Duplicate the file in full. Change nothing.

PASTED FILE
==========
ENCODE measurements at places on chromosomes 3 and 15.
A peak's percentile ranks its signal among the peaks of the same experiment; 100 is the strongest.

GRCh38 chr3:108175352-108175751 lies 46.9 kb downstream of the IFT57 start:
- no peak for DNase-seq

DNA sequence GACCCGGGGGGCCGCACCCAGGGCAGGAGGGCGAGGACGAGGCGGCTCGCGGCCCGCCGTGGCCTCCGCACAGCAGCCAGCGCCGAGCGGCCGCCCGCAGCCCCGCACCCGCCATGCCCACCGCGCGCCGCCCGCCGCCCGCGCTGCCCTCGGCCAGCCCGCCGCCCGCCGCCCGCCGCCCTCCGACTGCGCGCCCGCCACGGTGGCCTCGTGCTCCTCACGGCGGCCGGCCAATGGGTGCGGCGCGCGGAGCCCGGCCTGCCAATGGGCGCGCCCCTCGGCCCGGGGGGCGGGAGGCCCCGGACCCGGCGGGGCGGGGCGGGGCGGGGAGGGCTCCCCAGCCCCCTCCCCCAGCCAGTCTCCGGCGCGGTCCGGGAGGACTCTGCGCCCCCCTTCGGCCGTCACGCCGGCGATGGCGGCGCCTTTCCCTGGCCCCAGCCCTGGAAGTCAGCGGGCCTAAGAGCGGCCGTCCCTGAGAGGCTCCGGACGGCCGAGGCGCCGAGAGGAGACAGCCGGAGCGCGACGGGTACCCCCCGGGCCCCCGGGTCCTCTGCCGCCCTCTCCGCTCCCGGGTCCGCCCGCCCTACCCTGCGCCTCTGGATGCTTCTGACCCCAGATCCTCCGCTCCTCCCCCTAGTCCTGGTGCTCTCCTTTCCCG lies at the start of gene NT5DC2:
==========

ENCODE measurements at places on chromosomes 3 and 15.
A peak's percentile ranks its signal among the peaks of the same experiment; 100 is the strongest.

GRCh38 chr3:108175352-108175751 lies 46.9 kb downstream of the IFT57 start:
- no peak for DNase-seq

DNA sequence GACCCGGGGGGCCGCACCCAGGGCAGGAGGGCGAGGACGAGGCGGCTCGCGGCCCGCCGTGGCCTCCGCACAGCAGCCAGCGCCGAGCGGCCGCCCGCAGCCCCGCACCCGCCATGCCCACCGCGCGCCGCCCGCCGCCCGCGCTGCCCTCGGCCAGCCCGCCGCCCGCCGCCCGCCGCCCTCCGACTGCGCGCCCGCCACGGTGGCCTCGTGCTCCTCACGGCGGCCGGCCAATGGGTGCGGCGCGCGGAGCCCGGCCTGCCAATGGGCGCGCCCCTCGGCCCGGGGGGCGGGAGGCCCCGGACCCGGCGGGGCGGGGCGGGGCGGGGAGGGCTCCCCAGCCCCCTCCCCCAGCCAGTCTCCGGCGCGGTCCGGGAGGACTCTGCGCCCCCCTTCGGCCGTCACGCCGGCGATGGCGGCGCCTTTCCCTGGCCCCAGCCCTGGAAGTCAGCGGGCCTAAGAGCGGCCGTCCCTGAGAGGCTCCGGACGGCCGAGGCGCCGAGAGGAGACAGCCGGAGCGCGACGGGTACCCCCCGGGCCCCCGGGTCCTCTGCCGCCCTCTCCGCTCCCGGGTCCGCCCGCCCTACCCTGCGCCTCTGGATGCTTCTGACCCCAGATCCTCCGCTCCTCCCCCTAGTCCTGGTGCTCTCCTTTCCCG lies at the start of gene NT5DC2: